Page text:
The Raptors countered by once again making a living on the offensive glass. They hauled in six in the opening frame, leading to eight points, including one tip-in from Scottie Barnes, and one from Chris Boucher. OG Anunoby capped the quarter by tipping in his own miss, giving the Raptors a 31-27 lead after 1.

The second quarter belonged to Doncic and Porzingis. The whole frame was really the vision that Mark Cuban must have had when he and Donnie Nelson acquired KP bak in 2019. Porzingis was using his size to get into the paint and calmly knocking short jumpers in over shorter opponents, while Luke was doing it from inside and outside. The two combined for 22 of Dallas’ 28 points in the quarter, on 8-for-12 shooting from the field and 6-for-6 shooting from the foul line.

The Raptors didn’t do themselves any favours with a sloppy offensive quarter. Bad decisions (like Precious Achiuwa taking a one-dribble three early in the clock, or Siakam trying to drive though a clogged lane) cost them several possessions, and the team was lucky to be down only one point at halftime.

Sloppy is often a sign of tiredness, and the trend continued in the third; at one point early in the frame, the Raptors turned the ball over three straight times, and two Porzingis free throws gave Dallas their largest lead at 67-63. Taking advantage of Toronto’s tired legs, Doncic attacked repeatedly in the frame, catching the Raps on their heels again and again.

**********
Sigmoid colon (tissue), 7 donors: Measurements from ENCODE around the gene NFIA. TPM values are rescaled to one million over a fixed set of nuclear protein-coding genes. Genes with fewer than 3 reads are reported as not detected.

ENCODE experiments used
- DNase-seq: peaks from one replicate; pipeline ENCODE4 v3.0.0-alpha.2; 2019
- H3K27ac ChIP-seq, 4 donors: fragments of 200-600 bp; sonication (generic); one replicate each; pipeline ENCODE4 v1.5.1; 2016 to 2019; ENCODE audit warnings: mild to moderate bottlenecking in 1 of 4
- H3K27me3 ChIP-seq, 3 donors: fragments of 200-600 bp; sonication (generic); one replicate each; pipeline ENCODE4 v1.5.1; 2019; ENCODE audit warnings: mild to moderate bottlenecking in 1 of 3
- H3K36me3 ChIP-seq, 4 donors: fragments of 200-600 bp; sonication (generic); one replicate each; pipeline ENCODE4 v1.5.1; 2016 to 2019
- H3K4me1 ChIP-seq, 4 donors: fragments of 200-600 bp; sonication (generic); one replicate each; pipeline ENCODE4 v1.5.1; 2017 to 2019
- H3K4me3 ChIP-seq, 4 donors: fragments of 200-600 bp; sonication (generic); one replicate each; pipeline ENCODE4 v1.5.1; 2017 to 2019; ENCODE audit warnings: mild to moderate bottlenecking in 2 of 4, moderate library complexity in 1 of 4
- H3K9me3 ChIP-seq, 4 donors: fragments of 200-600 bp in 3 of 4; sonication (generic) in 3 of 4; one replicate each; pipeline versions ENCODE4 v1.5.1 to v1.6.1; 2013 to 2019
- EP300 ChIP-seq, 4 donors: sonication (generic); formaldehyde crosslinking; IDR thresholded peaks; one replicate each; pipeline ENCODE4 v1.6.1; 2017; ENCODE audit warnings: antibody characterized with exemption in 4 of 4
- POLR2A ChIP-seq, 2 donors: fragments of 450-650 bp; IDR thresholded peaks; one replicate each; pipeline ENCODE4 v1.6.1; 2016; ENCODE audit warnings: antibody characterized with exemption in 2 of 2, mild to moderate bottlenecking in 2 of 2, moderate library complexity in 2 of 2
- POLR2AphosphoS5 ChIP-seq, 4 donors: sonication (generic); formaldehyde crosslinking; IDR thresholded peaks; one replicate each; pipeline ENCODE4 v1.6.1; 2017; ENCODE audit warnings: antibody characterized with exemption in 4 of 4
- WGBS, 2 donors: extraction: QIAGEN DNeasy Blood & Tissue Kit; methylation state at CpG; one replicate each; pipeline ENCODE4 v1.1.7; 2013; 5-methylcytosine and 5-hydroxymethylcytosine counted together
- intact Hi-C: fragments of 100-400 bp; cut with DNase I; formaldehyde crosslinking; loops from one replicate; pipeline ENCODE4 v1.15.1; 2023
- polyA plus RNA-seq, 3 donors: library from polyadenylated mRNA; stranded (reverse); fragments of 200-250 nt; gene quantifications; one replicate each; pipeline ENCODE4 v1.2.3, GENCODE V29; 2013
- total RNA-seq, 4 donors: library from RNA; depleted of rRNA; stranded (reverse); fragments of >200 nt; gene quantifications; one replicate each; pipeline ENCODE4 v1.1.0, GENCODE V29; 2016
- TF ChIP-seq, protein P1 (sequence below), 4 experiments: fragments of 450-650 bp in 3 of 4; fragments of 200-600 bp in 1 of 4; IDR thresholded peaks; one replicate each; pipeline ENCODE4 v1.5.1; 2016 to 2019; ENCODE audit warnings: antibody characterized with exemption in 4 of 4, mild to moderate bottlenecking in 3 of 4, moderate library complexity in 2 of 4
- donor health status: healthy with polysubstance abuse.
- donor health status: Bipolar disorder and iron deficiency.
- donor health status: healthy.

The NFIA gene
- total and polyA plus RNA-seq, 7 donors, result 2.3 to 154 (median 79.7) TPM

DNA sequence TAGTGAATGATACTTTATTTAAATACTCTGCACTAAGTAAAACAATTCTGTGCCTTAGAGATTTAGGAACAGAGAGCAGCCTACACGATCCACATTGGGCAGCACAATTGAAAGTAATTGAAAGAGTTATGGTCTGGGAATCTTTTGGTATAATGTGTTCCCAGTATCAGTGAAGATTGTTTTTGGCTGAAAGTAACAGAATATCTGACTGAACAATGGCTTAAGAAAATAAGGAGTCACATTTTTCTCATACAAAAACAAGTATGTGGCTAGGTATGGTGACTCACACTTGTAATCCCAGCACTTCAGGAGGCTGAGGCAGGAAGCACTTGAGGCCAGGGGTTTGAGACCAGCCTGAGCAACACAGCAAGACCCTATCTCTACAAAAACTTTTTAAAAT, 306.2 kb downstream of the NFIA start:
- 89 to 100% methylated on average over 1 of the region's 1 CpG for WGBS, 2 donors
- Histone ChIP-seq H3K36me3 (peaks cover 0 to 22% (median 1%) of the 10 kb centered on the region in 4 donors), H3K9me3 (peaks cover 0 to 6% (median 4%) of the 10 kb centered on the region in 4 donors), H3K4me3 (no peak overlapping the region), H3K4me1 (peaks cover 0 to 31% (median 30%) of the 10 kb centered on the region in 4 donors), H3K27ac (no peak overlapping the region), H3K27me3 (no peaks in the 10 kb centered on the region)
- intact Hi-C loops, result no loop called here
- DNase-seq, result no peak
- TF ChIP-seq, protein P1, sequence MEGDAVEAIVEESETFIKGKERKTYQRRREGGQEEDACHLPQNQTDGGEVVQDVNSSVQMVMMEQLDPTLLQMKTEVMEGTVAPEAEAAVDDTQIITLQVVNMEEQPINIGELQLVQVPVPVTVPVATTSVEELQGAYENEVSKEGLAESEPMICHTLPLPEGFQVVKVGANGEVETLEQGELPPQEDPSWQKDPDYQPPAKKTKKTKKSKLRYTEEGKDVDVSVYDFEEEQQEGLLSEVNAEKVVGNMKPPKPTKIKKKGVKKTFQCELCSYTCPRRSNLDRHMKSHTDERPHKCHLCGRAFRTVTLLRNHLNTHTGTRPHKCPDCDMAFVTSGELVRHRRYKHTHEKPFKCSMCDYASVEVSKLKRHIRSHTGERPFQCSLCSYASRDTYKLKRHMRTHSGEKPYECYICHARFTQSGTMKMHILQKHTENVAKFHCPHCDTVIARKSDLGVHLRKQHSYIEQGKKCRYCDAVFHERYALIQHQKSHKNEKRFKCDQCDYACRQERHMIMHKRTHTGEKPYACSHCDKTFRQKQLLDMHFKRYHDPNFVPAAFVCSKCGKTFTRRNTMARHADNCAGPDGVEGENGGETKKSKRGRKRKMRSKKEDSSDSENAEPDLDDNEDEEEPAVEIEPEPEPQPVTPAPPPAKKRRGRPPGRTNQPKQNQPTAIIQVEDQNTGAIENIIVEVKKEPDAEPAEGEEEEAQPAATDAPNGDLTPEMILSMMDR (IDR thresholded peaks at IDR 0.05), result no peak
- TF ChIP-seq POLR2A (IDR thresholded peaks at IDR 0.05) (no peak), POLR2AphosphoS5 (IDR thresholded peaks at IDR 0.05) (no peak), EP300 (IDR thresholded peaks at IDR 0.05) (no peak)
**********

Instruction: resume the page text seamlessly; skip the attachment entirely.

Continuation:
Here’s where I give my bench take: Nick Nurse needs to play Svi Mykhailiuk and Yuta Watanabe. And maybe Dalano Banton too. Not for 20 minutes a night; but 3-5 minutes around quarter breaks and timeouts, to give VanVleet, Anunoby and Siakam just a couple extra minutes of rest, has to happen, at the least.

I get that Mykhailiuk and Watanabe haven’t played well enough to “earn” those minutes, but at the same time, the starters have earned some rest. I appreciate that Nurse is playing the guys that keep the Raptors in games, but if they don’t have the legs to finish — to make solid defensive plays, to rebound, to put their legs into their shots down the stretch — then what’s the point? You’ve just exhausted your guys and came out with the same result.

And that exhaustion made it clear down the stretch of this game. Twice, the Raptors defended their butts of on Dallas possessions, and forced tough looks that missed — and twice, Dallas got the offensive rebound and made three-pointers. And with a minute to go and the Raptors trailing by one, Doncic used a shoulder fake to shake Barnes, and Barnes didn’t or couldn’t recover, and Chris Boucher didn’t step up to help, and Doncic nailed a three-pointer.

The Raptors are in Washington on Friday to take on the Wizards. We can only hope that Gary Trent comes back, or that Mykhailiuk and Watanabe have, like, really good workouts tomorrow or something, because the Raptors starters need some help.